It often seems like a good idea to leave empty space around important texts. New research indicates that white space may not always be a plus. Kwan, Dai, and Wyer found that via seven field and laboratory studies that “The empty space that surrounds a text message can affect the message’s persuasiveness. . . . people find a message less persuasive, and are less likely to act on its implications, when it is surrounded by empty space than when it is not. . . . message recipients infer that a message conveys a less strong opinion when empty space surrounds it and are consequently less likely to accept its implications.” This finding may be applied both when written reports, etc., are being prepared, and also when wall-mounted graphics are being developed, for example.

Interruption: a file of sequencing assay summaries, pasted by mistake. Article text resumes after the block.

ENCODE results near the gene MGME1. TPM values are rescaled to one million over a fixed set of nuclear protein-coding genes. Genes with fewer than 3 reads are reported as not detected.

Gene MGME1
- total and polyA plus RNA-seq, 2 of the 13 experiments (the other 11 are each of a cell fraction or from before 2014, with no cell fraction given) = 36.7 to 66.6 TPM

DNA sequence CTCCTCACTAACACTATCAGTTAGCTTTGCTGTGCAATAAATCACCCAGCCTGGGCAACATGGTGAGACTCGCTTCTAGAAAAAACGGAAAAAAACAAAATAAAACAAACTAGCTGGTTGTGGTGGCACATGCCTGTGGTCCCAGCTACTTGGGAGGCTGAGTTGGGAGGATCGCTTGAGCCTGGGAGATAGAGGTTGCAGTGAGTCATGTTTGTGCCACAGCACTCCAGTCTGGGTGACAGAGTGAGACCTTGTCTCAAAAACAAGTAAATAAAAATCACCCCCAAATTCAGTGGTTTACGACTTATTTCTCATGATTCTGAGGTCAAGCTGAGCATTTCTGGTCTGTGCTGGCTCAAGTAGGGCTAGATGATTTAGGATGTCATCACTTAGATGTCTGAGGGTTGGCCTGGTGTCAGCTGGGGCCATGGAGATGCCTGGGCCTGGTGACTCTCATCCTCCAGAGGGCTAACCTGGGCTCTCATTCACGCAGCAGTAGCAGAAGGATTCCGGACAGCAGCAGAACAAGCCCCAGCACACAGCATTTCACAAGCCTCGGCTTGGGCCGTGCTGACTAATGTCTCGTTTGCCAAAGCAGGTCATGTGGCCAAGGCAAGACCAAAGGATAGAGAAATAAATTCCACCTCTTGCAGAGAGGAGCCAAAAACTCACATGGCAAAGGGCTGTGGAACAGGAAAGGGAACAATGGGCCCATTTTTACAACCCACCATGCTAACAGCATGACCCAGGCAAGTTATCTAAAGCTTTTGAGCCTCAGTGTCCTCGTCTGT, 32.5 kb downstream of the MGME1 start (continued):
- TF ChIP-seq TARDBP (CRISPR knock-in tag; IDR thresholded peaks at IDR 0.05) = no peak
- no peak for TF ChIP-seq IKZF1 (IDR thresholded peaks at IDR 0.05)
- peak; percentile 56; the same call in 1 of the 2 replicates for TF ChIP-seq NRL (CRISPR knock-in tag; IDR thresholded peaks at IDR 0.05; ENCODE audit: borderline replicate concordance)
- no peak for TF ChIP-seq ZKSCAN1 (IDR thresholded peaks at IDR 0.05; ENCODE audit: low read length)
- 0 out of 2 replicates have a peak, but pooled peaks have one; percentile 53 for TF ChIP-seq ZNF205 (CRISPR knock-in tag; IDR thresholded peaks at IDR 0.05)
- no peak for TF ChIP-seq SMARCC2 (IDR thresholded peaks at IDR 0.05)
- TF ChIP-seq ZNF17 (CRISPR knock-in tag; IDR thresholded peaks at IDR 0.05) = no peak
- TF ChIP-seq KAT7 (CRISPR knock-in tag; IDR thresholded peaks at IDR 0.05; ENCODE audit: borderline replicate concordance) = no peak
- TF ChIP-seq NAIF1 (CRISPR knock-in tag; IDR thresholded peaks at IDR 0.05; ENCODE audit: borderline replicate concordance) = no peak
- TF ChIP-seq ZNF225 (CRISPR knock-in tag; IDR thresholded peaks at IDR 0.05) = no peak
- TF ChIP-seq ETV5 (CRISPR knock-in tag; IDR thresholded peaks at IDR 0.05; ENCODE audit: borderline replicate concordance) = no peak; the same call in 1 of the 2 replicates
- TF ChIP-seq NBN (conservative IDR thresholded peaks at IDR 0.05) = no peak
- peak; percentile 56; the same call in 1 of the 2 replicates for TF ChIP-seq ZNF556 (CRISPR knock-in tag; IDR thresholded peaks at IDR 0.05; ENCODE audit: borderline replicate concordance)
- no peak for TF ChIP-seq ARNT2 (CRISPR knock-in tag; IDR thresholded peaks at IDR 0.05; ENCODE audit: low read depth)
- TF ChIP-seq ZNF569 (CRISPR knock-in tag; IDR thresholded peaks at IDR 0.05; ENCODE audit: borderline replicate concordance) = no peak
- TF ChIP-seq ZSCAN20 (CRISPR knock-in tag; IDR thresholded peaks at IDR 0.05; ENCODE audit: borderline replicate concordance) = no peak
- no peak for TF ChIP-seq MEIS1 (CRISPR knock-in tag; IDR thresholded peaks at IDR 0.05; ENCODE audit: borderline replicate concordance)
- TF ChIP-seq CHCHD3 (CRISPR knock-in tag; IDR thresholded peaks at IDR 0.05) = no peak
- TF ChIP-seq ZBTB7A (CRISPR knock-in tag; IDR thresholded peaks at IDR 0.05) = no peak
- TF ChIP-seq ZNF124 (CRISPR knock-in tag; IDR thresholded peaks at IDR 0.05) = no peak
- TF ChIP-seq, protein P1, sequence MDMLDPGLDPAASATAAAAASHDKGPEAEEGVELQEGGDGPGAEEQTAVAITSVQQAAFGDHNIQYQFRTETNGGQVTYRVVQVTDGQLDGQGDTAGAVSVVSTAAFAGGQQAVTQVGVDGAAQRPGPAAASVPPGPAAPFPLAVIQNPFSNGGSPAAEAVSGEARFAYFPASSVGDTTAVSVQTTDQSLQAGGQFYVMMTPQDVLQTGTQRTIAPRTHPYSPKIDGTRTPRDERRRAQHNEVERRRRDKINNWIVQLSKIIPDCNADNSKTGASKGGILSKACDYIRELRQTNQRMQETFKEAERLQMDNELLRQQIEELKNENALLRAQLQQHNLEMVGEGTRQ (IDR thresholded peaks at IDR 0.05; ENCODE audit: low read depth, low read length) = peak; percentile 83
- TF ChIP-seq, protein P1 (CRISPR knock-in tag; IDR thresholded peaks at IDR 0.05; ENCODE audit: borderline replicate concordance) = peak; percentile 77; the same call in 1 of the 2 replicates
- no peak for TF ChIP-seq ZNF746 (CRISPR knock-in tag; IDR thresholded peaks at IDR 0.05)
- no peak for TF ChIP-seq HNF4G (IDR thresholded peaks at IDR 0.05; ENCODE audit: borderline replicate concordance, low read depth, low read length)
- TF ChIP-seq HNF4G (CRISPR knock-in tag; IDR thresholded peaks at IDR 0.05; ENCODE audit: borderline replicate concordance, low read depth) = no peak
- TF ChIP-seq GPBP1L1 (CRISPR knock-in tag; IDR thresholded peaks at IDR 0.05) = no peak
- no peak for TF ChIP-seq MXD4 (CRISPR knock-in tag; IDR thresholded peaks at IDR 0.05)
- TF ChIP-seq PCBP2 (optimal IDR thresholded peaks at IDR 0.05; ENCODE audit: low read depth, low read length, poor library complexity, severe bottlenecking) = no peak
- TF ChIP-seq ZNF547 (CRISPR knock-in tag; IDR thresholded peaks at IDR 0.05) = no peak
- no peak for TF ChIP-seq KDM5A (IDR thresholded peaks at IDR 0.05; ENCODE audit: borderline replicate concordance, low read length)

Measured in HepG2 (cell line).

Canice Kwan, Xianchi Dai, and Robert Wyer. “Contextual Influences on Message Persuasion: The Effect of Empty Space.” Journal of Consumer Research, in press.